In Virginia, this is a critique the liberal Media Matters for America recently raised in reference to in-state newspaper coverage of the issue, noting that some Virginia papers weren’t explaining for their readers the extreme rarity of in-person voter fraud as an objective reality.
This shortcoming was on display yesterday at WJLA, Washington, DC’s only 24/7 local cable news station, which reported “supporters say the legislation allows for greater integrity within the electorate while cracking down on voter fraud,” but didn’t mention the rarity of actual in-person voter fraud.
And at the Richmond Times-Dispatch yesterday, a partisan source was left to state that fact.
“We do not have any evidence of a lot of people showing up at the polls, pretending to be someone else,” the paper quoted Richmond Del. Jennifer L. McClellan saying.
Reporters would do better to quote credible, independent voices on this point (election law expert Rick Hasen, for example)—or supply the facts in their own voices—rather than feed into the he-said-she-said partisan quagmire the voter ID debate has become.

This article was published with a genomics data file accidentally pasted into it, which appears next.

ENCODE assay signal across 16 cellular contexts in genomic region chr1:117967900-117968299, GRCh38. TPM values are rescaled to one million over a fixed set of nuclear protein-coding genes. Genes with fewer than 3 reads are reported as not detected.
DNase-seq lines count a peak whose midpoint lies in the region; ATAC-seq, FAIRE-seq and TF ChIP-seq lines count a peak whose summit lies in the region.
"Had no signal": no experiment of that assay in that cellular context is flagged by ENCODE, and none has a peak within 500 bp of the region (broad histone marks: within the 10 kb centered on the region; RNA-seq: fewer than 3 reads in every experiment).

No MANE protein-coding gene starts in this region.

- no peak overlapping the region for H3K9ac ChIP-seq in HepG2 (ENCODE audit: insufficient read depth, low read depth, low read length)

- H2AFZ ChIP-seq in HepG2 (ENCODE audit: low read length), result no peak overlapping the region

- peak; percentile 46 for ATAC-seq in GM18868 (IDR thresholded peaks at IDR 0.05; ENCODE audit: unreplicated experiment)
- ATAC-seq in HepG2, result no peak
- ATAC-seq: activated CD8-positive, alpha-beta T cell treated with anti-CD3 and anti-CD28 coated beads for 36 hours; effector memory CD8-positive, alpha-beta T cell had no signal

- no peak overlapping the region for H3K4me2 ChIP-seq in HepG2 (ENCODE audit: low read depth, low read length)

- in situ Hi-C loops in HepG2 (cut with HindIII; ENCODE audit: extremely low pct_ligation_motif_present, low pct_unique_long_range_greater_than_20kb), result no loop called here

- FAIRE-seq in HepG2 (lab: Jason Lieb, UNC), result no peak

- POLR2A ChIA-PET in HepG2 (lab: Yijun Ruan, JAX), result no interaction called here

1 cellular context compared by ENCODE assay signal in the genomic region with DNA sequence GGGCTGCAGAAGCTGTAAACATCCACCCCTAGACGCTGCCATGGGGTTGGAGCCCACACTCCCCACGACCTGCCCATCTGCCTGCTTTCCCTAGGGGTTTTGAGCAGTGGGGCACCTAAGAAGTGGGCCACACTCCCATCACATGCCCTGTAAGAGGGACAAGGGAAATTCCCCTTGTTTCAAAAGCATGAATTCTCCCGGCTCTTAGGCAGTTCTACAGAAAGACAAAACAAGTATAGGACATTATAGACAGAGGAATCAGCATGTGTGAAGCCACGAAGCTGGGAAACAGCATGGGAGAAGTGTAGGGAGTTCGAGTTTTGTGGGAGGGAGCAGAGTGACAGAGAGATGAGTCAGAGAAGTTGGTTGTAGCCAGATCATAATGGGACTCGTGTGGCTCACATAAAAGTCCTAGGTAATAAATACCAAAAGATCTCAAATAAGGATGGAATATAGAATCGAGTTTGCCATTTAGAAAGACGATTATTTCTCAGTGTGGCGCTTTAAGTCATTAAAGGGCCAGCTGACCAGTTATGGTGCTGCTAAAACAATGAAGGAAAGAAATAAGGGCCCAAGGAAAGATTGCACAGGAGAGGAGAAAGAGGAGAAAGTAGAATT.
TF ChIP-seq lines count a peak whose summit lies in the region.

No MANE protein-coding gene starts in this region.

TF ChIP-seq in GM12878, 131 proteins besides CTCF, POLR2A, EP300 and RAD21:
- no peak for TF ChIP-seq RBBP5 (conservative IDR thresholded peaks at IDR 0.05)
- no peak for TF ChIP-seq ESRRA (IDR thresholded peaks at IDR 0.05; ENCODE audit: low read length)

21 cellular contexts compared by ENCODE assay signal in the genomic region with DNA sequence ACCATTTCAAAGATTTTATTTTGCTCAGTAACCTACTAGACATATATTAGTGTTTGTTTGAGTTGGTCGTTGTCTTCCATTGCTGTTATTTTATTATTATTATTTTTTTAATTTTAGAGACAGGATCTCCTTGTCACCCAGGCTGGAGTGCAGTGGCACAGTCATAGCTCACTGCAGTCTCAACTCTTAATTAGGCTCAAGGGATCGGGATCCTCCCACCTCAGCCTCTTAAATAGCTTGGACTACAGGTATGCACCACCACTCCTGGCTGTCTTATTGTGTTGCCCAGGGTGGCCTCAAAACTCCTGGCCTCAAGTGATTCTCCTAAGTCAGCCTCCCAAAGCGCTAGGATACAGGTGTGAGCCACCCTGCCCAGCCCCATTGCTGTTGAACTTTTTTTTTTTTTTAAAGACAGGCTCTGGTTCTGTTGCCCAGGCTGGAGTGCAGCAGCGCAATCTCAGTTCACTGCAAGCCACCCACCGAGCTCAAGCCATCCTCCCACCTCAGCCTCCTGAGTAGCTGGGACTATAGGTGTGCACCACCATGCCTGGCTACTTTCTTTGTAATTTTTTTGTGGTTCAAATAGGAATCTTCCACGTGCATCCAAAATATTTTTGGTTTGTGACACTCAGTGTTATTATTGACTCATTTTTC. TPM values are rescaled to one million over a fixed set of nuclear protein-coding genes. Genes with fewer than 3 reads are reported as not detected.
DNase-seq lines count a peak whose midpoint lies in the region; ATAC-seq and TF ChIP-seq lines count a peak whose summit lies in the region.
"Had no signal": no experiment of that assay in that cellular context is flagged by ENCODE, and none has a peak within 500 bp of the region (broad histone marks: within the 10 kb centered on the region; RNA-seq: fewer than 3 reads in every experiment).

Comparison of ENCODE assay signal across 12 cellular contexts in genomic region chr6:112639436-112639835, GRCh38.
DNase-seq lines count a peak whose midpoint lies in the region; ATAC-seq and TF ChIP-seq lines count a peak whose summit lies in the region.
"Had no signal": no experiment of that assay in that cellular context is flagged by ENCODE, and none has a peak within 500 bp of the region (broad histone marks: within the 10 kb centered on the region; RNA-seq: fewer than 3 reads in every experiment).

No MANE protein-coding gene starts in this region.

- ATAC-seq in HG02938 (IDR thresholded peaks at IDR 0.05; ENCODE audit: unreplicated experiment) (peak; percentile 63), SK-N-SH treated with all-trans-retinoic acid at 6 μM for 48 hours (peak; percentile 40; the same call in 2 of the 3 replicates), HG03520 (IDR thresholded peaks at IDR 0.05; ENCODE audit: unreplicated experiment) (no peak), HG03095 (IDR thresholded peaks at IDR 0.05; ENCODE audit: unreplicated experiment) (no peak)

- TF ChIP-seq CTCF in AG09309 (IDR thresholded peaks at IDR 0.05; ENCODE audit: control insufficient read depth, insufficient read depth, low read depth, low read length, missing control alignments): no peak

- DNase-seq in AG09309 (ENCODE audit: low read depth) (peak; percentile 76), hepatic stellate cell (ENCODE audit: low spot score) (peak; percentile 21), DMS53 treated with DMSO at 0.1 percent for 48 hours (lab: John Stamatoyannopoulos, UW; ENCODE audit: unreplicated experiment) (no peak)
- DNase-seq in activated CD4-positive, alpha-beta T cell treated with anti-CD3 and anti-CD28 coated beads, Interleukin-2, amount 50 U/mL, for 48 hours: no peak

Unfortunately, the Times-Dispatch did more of said feeding in this paragraph from Tuesday’s story:
Del. Delores L. McQuinn, D-Richmond, said Republicans are trying to create obstacles to make voting more difficult. “This legislative session, House Republicans have defeated every single measure to make voting more accessible for qualified Virginia voters,” McQuinn said. “[They] have blocked legislation to institute an early voting period, expand No-Excuse Absentee voting, extend voting hours and a host of other bills to improve access to the ballot box,” she said.
Well, have they? This is important context that readers should be told as a matter of fact, not partisan attribution. And this holds true for coverage of voter ID battles or any other legislative fight.
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